6500 PEAK/ 5500 RUNNING WATTS 13 HP (420 CC) GAS Item GENERATORS 68529


SAVE $70 $


REG. PRICE $59.99

LIMIT 4 - Good at our stores, or by calling 800-423-2567. Cannot be used with other discount or coupon or prior purchases after 30 days from original purchase with original receipt. Offer good while supplies last. Non-transferable. Original coupon must be presented. Valid through 3/5/15. Limit one coupon per customer per day.

• DOT Certified

SAVE 63%

Item 60657 shown

LIMIT 3 - Good at our stores, or by calling 800-423-2567. Cannot be used with other discount or coupon or prior purchases after 30 days from original purchase with original receipt. Offer good while supplies last. Non-transferable. Original coupon must be presented. Valid through 3/5/15. Limit one coupon per customer per day.


LOT NO. 94141 69874/61320 61913/61914

Item 94141 shown


REG. PRICE $299.99

REG. PRICE $19.99


$ 99

REG. PRICE $79.99

LIMIT 4 - Good at our stores, or by calling 800-423-2567. Cannot be used with other discount or coupon or prior purchases after 30 days from original purchase with original receipt. Offer good while supplies last. Non-transferable. Original coupon must be presented. Valid through 3/5/15. Limit one coupon per customer per day.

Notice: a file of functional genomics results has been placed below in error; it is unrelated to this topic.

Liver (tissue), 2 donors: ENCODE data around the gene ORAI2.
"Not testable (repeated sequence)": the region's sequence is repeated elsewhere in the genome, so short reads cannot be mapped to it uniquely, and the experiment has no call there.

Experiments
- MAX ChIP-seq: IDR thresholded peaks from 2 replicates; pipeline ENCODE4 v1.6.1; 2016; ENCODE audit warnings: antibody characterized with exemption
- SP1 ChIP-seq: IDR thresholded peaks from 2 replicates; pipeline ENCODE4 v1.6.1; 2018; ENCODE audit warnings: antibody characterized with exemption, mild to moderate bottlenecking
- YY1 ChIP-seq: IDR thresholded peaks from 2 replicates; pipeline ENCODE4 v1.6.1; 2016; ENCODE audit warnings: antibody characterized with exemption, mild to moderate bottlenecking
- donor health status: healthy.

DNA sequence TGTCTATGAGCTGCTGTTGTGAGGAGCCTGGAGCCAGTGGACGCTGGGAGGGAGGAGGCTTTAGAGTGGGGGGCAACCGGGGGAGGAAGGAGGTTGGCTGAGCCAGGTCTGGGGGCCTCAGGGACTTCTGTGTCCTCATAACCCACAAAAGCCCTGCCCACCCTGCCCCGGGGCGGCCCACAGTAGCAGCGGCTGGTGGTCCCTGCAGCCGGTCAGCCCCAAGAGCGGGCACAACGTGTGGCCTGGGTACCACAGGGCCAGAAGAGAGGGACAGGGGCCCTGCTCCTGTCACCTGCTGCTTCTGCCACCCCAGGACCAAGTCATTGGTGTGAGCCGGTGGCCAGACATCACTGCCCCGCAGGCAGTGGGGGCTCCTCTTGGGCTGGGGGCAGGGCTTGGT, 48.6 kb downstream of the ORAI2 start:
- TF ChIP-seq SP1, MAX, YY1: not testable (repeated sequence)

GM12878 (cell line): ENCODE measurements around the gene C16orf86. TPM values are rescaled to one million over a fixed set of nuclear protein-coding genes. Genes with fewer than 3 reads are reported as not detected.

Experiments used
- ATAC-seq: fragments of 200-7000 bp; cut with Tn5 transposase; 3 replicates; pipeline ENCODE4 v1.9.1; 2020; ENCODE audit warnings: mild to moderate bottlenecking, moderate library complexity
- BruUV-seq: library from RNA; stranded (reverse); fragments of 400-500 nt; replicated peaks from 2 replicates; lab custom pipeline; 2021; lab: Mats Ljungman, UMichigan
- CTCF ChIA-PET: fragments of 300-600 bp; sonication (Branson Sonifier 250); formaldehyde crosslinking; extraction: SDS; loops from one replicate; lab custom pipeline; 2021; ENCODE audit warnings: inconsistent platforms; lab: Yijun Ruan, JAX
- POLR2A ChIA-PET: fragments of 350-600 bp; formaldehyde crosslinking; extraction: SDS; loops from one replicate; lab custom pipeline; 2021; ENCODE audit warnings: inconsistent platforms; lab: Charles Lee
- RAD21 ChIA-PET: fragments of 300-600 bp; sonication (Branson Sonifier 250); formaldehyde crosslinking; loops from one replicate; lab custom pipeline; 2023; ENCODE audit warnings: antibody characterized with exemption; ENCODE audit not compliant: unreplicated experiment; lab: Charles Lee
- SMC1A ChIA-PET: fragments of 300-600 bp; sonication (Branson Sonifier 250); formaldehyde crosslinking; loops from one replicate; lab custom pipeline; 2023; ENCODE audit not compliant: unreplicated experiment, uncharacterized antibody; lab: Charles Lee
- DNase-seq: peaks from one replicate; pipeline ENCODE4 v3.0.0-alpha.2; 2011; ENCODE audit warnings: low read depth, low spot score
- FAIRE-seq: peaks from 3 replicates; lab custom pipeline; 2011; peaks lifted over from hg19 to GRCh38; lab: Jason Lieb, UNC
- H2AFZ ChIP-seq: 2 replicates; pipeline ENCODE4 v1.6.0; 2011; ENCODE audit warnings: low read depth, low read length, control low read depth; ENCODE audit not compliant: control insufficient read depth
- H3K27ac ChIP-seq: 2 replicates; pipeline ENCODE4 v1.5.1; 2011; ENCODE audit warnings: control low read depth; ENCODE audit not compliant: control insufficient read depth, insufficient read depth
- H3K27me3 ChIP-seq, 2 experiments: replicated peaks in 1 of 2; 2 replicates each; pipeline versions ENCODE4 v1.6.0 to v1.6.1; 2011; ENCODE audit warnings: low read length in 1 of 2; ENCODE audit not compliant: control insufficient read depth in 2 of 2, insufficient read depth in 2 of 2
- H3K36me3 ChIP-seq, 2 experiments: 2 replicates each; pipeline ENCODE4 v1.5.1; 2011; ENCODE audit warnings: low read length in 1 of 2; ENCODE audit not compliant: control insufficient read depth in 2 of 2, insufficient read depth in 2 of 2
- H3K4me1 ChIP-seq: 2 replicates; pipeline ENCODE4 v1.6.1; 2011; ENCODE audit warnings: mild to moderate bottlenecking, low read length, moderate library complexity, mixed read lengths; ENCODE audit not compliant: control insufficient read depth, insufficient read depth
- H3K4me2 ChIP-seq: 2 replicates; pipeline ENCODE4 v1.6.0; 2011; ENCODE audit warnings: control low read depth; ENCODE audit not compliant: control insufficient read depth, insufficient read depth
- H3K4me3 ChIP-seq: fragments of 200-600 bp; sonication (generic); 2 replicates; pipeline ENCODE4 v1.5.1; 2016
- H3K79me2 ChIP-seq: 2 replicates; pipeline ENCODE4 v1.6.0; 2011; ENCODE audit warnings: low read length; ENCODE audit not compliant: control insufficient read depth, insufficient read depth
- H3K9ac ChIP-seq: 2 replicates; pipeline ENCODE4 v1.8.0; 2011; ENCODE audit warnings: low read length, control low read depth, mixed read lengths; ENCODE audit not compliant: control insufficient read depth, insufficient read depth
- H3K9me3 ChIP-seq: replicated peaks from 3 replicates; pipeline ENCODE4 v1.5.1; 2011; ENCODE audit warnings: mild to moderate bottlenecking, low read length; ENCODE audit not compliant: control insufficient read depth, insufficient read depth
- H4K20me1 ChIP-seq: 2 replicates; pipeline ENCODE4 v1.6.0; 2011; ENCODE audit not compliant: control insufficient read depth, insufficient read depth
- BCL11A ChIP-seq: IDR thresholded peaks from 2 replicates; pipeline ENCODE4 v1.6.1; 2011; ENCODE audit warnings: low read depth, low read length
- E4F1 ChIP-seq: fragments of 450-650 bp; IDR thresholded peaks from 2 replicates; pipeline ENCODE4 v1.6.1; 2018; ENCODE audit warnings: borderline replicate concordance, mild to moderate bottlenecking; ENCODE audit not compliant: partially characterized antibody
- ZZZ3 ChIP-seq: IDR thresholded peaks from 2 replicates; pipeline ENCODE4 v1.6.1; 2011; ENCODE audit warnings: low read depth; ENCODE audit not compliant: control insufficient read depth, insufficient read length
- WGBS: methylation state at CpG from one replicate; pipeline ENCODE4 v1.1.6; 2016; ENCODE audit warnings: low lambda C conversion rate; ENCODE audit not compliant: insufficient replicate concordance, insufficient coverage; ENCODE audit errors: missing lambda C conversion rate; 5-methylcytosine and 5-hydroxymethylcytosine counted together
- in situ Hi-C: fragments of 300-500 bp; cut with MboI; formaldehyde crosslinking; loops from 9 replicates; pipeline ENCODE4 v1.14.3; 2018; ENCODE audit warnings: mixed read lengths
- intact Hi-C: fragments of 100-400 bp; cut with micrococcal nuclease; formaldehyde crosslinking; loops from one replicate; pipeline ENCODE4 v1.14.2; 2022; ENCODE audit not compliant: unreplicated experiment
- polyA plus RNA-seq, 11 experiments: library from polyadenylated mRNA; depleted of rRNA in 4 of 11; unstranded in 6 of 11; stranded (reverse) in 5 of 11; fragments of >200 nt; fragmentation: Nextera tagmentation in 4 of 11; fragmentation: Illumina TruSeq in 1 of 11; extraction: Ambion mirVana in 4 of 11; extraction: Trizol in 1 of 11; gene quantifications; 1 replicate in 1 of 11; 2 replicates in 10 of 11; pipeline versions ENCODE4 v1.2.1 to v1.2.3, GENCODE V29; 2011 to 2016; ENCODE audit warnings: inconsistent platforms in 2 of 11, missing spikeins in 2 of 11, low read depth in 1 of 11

LOTNO.47872 69006/60715/60714


LIMIT 5 - Good at our stores, or by calling 800-423-2567. Cannot be used with other discount or coupon or prior purchases after 30 days from original purchase with original receipt. Offer good while supplies last. Non-transferable. Original coupon must be presented. Valid through 3/5/15. Limit one coupon per customer per day.

SAVE $110 99 $

SAVE 60% $ 99


Item 95275 shown


• 900 Peak Amps LOT NO. 38391/60657 62306/62376


LOT NO. 91616 69087/60379




• Drill 28 Hole Sizes


Item 47872 shown

$ or by calling our stores, HarborFreigh or prior LIMIT 3 - Good at be used with other discount or coupon l receipt. with origina 800-423-2567. Cannot from original purchase al coupon must be Origin able. purchases after 30 days es last. Non-transfer per day. Offer good while supplih 3/5/15. Limit one coupon per customer presented. Valid throug

REG. PRICE $299.99

SAVE 62%


91616 shown

calling or by at our stores, Harbo n or prior LIMIT 5 - Good t be used with other discount or coupo l receipt. 800-423-2567. Cannodays from original purchase with origina be must n Original coupo purchases after 30 per day. es last. Non-transferable. Offer good while supplih 3/5/15. Limit one coupon per customer presented. Valid throug


SAVE 50%

LIMIT 1 - Cannot be used with other discount, coupon or prior purchase. Coupon good at our stores, or by calling 800-423-2567. Offer good while supplies last. Shipping & Handling charges may apply if not picked up in-store. Non-transferable. Original coupon must be presented. Valid through 3/5/15. Limit one coupon per customer per day.

REG. PRICE $299.99



Item 69684 shown


R ! PE ON SU UP "Great Press for an CO Incredible Price!" – American Iron Magazine • Pair of 20 TON Arbor PRESS OP SH Plates LOT NO. 32879/60603 Included